US asylum officers ask federal court to end Trump ‘Remain in Mexico’ policy citing threat to migrants’ lives

The asylum officers tasked with implementing a Trump administration policy that forces migrants seeking asylum to wait in Mexico until their requests are processed are now urging a U.S. appeals court to block it. 

The officers said in a brief Wednesday that the Migrant Protection Protocols (MPP) measure, also known as the “Remain in Mexico” policy, abandons the country’s longstanding tradition “of providing a safe haven to the persecuted and violates our international and domestic legal obligations.” 

{mosads}“Moreover, the MPP is entirely unnecessary, as our immigration system has the foundation and agility necessary to deal with the flow of migrants through our Southern Border,” they continued. “The system has been tested time and again, and it is fully capable — with additional resources where appropriate — of efficiently processing asylum claims by those with valid claims while removing those that are not entitled to protection after they undergo the process designed to ensure that they will not be returned to a place where they will be persecuted.” 

“The MPP, contrary to the administration’s claim, does nothing to streamline the process, but instead increases the burdens on our immigration courts and makes the system more inefficient,” they continued, while also blasting the policy’s directives as “fundamentally contrary to the moral fabric of our nation and our international and domestic legal obligations.”

“Asylum officers are duty bound to protect vulnerable asylum seekers from persecution,” the officers said. “However, under the MPP, they face a conflict between the directives of their departmental leaders to follow the MPP and adherence to our nation’s legal commitment to not returning the persecuted to a territory where they will face persecution.”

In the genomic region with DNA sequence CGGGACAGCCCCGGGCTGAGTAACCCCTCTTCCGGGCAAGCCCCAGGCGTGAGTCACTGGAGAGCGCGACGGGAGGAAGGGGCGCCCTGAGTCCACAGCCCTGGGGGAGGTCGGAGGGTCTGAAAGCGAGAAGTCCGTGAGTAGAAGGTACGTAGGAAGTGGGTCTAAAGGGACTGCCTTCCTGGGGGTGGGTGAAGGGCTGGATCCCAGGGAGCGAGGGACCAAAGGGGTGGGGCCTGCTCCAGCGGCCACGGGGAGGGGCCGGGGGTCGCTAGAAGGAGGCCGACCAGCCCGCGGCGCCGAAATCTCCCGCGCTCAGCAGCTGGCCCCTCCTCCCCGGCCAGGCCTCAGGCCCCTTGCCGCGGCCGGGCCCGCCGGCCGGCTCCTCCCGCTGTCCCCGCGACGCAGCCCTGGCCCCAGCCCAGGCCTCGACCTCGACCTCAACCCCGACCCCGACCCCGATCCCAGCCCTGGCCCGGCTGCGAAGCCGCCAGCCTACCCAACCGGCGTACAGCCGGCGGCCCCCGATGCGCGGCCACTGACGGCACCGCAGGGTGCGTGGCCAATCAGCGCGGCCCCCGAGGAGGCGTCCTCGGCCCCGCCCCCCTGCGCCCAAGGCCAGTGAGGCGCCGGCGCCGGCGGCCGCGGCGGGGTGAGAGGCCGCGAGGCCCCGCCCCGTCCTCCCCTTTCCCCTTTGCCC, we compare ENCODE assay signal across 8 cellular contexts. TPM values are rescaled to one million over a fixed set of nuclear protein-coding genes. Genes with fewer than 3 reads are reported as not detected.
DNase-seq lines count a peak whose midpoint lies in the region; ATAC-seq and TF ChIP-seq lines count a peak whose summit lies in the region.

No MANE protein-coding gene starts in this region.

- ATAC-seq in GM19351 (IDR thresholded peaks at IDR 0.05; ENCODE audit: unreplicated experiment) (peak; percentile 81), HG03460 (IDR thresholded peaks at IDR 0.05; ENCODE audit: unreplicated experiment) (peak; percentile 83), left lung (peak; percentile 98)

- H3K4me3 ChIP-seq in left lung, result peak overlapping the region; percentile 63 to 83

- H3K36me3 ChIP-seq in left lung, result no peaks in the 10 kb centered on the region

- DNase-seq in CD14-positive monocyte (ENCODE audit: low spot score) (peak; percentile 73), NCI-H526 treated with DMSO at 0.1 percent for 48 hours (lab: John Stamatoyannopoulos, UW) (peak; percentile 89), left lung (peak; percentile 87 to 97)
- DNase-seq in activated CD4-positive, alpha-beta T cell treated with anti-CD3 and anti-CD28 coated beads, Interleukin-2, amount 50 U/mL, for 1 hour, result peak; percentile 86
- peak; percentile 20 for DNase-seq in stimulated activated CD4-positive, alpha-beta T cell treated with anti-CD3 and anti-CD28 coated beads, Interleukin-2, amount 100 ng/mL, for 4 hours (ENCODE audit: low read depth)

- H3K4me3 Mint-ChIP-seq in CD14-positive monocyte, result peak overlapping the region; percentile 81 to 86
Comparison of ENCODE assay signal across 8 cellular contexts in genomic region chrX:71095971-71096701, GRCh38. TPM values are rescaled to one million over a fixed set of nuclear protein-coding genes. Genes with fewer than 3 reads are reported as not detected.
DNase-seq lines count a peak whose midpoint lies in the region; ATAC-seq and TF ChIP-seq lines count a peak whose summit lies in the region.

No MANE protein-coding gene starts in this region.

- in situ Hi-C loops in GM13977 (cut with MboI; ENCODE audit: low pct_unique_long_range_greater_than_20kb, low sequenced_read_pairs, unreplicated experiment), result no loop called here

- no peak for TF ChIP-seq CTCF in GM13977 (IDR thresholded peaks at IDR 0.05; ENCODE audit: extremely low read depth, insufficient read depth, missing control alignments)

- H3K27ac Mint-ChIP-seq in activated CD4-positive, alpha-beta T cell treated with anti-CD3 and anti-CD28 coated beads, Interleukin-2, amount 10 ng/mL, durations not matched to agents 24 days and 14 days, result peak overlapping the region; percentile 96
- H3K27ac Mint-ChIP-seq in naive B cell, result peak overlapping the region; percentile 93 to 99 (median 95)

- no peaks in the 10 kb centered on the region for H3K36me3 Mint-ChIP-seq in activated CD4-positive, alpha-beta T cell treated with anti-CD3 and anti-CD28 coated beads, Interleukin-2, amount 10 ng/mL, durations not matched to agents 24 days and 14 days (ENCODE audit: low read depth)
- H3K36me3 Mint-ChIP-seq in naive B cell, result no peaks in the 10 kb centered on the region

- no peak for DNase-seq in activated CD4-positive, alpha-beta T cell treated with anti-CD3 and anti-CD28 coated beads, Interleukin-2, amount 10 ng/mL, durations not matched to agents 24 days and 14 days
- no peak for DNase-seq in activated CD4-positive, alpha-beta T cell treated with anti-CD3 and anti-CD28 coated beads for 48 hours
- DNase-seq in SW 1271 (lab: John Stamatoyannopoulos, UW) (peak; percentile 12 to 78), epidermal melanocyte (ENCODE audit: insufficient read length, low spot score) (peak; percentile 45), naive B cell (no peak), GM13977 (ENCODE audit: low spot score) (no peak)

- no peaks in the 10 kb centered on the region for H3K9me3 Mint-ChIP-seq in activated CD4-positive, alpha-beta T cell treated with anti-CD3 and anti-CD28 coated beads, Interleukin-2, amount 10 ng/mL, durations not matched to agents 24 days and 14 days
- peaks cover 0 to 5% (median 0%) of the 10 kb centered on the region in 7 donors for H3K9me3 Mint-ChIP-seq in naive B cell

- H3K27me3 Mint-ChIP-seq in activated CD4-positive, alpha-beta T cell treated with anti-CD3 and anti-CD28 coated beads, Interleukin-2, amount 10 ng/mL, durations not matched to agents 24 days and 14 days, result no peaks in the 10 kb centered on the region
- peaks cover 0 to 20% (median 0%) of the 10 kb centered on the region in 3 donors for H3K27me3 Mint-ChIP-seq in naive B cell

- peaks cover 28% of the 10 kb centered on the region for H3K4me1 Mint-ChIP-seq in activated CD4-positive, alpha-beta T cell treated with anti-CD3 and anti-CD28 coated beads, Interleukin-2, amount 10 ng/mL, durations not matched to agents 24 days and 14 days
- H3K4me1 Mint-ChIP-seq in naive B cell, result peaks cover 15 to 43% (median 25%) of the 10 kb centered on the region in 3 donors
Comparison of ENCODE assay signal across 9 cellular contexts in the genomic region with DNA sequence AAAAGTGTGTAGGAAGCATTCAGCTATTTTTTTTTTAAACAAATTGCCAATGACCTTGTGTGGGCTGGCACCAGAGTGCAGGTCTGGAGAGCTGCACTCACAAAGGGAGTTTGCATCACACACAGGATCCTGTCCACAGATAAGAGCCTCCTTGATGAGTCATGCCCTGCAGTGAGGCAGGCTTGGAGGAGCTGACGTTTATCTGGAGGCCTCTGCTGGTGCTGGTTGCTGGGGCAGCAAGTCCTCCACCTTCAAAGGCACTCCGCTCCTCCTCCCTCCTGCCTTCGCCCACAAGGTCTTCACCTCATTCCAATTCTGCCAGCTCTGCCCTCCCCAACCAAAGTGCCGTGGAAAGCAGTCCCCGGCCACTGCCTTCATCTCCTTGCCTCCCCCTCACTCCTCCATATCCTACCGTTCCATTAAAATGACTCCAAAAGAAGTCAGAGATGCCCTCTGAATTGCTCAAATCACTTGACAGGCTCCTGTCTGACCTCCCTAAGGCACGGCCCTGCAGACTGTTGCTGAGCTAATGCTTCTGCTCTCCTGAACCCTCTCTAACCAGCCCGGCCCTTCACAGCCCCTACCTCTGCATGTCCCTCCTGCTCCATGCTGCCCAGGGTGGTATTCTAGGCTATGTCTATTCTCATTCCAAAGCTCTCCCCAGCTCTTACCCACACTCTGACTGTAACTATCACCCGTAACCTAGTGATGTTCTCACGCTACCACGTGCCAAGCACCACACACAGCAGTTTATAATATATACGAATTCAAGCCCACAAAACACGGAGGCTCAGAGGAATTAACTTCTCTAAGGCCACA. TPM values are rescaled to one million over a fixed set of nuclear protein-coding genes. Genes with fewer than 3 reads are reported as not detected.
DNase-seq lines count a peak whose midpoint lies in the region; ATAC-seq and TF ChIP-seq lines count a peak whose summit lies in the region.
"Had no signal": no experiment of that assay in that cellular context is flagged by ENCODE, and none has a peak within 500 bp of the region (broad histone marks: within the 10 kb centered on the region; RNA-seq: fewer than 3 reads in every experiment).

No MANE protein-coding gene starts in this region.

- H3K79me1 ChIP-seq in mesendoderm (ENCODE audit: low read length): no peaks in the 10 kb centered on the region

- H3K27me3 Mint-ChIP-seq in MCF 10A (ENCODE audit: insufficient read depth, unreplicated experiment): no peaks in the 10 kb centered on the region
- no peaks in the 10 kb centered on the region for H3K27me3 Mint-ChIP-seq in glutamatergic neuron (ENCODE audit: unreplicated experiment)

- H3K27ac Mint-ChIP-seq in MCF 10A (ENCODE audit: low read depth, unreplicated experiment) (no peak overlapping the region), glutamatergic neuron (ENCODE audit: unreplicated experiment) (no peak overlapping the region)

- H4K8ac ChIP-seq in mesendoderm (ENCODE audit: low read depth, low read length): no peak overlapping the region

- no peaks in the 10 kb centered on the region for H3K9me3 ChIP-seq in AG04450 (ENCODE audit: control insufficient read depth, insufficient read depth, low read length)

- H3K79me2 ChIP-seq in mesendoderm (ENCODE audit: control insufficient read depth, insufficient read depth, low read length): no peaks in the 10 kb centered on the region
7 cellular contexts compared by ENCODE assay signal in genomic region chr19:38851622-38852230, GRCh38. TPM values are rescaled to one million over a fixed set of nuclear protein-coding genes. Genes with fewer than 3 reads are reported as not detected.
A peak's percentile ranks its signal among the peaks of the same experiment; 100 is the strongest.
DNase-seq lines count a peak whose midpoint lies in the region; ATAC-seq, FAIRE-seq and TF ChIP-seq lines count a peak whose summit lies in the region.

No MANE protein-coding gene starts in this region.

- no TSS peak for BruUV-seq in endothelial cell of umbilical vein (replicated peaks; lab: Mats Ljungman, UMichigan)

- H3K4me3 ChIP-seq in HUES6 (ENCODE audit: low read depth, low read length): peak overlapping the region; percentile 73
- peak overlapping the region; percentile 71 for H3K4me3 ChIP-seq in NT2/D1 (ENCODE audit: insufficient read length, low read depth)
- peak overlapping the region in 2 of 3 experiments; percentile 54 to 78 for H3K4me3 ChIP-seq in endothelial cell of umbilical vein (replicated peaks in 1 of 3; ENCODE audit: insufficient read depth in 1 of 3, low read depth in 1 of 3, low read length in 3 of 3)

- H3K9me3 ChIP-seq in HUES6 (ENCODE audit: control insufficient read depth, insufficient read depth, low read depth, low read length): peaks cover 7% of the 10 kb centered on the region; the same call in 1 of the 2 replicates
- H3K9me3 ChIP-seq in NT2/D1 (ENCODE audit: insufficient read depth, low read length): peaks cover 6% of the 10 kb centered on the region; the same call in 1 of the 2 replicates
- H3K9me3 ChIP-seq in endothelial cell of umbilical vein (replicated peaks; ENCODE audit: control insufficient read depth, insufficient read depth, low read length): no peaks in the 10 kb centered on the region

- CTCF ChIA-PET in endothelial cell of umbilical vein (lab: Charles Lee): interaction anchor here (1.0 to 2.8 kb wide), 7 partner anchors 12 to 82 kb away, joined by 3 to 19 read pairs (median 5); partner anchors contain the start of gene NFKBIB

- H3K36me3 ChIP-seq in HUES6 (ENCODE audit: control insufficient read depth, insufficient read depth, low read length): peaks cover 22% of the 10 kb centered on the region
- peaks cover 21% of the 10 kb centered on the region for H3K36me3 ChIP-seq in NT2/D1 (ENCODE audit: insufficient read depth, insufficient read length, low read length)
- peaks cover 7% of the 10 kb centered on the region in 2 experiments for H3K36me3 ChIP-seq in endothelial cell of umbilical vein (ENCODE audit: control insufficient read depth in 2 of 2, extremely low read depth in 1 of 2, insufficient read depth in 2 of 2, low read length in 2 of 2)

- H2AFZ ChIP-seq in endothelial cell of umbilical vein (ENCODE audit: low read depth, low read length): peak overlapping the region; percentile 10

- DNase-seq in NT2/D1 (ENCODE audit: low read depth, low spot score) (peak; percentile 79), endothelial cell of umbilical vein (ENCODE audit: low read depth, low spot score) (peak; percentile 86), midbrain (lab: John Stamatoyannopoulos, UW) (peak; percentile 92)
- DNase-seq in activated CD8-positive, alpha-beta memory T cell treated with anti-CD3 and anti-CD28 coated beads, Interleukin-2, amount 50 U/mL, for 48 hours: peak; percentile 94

Under the policy, which was implemented in January, asylum seekers are required to establish a “reasonable fear” of persecution or torture in Mexico in order to be able to stay in U.S. custody as their requests are processed. But prior to the policy’s implementation, migrants seeking asylum were able to remain in U.S. custody while their asylum requests were being reviewed.

Earlier this year, a federal judge issued a preliminary injunction to block the Trump administration from implementing the policy in April. At the time, District Judge Richard Seeborg wrote in his ruling that the policy “lacks sufficient protections against aliens being returned to places where they face undue risk to their lives or freedom.”

The Trump administration was able to continue with the policy a month later, however, after the 9th U.S. Circuit Court of Appeals blocked the judge’s order from taking effect shortly after.


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